Tuesday, December 30, 2008

Economic Stimulus will Prolong Crisis

The United States in engaged in a relentless effort to reinvigorate its ailing economy. With the booming days of the 1990s, and even the past 3 years, a fading memory, politicos are caught in a fire-fight with the killers of prosperity. However, just as putting water on a grease fire only worsens the flames, so too will this government led "stimulus" bitterly fail its objective. I realize this is a counter-intuitive claim to the bastions of government intervention, but it is a reality played out in the history of this great nation.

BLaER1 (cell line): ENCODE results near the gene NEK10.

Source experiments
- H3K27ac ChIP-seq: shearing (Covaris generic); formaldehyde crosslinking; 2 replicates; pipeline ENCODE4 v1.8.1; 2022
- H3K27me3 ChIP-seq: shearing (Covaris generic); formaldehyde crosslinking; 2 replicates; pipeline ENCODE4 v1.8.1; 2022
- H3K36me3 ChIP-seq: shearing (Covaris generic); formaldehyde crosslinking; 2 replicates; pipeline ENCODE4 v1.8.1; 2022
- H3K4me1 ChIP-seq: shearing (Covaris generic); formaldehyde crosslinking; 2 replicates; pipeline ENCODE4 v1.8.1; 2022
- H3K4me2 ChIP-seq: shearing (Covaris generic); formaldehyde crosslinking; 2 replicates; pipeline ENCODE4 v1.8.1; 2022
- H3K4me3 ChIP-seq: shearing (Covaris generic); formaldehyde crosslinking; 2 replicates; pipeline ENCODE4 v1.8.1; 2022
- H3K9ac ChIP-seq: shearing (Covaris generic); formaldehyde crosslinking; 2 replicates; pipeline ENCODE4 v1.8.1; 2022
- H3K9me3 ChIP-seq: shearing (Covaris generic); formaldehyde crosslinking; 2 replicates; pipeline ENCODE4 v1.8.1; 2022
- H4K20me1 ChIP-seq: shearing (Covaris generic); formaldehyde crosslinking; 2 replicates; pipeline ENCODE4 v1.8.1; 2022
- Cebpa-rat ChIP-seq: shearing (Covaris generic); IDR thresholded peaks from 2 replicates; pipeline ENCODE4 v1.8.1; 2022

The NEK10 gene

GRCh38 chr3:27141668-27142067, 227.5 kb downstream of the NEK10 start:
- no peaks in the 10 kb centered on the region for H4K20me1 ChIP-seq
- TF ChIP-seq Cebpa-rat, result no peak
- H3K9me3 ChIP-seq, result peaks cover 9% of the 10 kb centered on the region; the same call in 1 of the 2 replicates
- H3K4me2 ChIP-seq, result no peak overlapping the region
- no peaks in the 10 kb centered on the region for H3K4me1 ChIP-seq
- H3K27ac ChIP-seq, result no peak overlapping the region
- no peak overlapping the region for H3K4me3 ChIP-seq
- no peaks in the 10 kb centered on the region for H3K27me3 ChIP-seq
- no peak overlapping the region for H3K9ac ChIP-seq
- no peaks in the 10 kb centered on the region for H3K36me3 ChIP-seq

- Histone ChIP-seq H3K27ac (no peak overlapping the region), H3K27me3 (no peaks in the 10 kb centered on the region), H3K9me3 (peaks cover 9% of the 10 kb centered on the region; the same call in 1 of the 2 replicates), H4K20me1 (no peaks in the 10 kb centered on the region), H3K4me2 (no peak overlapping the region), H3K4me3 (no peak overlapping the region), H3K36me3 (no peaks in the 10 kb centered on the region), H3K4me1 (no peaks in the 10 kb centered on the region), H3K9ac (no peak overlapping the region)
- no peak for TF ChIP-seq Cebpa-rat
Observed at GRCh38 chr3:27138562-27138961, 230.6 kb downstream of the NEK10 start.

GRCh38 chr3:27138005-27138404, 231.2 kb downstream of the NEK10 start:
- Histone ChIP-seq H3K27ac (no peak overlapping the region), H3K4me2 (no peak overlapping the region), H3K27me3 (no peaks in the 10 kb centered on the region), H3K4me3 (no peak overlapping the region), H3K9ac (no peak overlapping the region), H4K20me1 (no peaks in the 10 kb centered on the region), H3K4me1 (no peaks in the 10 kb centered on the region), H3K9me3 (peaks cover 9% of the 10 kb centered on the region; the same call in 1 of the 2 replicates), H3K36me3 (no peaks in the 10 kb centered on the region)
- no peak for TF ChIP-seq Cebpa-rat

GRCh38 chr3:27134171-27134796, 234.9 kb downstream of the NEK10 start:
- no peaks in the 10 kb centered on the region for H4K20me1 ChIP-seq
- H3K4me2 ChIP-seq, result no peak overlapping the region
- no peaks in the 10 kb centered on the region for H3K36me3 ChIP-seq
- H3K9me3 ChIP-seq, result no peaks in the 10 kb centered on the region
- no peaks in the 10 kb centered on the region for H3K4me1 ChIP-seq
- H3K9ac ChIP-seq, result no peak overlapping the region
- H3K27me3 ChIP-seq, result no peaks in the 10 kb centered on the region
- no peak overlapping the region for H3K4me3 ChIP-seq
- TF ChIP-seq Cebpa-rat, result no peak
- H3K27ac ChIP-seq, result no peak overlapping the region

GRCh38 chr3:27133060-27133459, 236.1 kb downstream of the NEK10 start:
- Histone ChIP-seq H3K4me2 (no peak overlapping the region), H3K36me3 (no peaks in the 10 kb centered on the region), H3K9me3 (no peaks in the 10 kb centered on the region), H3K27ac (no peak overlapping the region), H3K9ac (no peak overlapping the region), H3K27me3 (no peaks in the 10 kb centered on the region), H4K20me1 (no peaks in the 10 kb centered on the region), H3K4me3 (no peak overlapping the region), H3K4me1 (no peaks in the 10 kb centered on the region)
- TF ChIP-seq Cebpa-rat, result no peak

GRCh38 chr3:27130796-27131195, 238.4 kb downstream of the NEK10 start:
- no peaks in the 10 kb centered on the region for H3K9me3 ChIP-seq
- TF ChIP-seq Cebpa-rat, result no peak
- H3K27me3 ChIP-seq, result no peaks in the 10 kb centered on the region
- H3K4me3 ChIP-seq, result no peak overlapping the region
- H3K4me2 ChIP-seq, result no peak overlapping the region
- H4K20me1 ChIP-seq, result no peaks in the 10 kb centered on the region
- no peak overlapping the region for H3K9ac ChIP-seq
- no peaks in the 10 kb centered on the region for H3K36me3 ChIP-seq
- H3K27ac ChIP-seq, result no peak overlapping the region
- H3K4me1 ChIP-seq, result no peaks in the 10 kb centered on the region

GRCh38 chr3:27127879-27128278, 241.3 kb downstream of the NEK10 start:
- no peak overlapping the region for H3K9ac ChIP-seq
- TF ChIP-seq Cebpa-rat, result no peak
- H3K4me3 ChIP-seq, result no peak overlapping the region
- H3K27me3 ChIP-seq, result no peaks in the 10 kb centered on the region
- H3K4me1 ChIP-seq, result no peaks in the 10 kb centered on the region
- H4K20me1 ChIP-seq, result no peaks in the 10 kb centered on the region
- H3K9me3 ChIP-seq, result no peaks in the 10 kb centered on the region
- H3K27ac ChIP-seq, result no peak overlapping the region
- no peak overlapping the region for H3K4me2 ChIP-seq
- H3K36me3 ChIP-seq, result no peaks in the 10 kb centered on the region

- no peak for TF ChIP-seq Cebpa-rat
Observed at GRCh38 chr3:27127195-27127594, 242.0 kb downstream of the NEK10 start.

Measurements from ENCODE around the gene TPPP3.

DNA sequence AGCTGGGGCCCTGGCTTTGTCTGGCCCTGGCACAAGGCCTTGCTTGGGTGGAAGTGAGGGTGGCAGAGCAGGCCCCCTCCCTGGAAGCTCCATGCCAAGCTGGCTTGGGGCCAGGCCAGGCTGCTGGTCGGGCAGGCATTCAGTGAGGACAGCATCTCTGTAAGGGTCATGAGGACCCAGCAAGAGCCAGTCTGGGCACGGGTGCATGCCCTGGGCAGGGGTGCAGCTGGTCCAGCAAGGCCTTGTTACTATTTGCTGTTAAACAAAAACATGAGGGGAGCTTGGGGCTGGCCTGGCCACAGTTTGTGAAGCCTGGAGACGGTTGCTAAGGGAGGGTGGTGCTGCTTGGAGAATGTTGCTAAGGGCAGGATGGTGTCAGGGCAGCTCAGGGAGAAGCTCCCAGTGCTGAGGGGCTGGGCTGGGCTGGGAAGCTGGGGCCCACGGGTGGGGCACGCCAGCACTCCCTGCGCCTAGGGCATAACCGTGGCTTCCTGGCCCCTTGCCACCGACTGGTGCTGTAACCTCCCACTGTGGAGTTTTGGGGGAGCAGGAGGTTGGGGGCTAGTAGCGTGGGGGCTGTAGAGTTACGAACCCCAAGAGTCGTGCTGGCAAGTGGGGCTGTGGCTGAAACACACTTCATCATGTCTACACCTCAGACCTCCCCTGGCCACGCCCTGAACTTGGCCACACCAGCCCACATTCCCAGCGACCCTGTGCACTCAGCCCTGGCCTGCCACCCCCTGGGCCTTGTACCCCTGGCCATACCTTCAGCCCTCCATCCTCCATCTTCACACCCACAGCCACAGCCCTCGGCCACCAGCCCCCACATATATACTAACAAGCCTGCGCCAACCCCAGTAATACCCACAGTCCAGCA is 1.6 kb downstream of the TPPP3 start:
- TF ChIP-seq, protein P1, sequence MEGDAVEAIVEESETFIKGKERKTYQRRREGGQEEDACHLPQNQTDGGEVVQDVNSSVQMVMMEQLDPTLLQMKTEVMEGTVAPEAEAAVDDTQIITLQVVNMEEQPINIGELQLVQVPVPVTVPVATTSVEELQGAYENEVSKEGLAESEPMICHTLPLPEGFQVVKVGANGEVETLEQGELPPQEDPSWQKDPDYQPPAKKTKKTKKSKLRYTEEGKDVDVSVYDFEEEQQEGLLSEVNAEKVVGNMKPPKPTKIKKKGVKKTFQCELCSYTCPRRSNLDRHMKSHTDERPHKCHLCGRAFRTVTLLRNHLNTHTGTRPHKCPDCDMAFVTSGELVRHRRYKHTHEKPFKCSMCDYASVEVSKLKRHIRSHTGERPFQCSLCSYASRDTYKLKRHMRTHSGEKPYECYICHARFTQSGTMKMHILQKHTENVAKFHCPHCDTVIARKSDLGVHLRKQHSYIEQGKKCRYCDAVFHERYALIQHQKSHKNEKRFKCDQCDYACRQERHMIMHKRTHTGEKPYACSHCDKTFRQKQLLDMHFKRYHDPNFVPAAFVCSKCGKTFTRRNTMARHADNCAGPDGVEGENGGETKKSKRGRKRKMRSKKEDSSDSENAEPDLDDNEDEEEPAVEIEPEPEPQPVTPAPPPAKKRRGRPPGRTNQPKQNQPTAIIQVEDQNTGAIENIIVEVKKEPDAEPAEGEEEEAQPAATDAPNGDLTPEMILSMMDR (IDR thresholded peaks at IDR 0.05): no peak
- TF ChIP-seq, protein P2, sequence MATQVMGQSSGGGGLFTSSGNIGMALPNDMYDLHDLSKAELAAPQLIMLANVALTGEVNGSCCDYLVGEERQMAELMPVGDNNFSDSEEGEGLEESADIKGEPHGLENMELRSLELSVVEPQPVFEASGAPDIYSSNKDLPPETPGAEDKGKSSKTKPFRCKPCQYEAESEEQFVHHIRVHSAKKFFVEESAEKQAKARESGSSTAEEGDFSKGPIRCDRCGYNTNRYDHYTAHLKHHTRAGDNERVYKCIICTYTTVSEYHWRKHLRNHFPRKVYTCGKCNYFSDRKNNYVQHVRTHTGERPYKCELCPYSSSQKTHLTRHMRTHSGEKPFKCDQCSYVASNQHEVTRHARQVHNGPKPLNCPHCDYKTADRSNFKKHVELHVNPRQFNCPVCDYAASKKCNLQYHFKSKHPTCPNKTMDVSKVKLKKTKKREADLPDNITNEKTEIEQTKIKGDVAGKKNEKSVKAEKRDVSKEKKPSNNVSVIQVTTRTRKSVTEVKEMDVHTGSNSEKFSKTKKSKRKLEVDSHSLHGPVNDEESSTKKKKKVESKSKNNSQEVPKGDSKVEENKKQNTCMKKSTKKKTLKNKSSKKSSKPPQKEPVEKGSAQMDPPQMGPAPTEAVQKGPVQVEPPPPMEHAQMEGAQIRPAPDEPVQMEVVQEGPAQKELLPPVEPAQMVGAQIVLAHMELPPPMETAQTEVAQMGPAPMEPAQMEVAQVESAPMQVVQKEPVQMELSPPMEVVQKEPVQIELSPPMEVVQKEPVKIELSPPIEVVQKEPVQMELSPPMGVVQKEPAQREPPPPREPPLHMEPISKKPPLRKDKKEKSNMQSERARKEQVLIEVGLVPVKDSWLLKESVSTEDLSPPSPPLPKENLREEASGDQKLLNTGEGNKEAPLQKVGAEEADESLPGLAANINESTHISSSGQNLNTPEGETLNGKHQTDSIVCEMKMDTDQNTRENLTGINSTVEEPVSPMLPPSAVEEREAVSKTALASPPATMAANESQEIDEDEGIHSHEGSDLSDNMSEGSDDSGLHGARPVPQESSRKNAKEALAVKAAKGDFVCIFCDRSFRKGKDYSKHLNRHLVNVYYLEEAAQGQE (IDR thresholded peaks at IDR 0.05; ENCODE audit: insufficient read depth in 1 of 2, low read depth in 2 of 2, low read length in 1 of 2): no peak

Franklin D. Roosevelt has been memorialized as a great reformer who held the hand of many a destitute American during the years of the Great Depression. He is also generally credited with the eventual turnaround of the U.S. economy. Specifically, his champions cite the many social programs he established as the impetus to economic reform and eventual prosperity. The Civilian Conservation Corp and and WPA programs are held up as government labor programs that dramatically reduced unemployment. Based on the assumption of FDR's success at curtailing further economic disarray, it is little wonder that President Elect Barack Hussein Obama is echoing many Rooseveltian intentions in his plans for handling the massive recession currently playing out in America. Among them a massive increase in public works projects.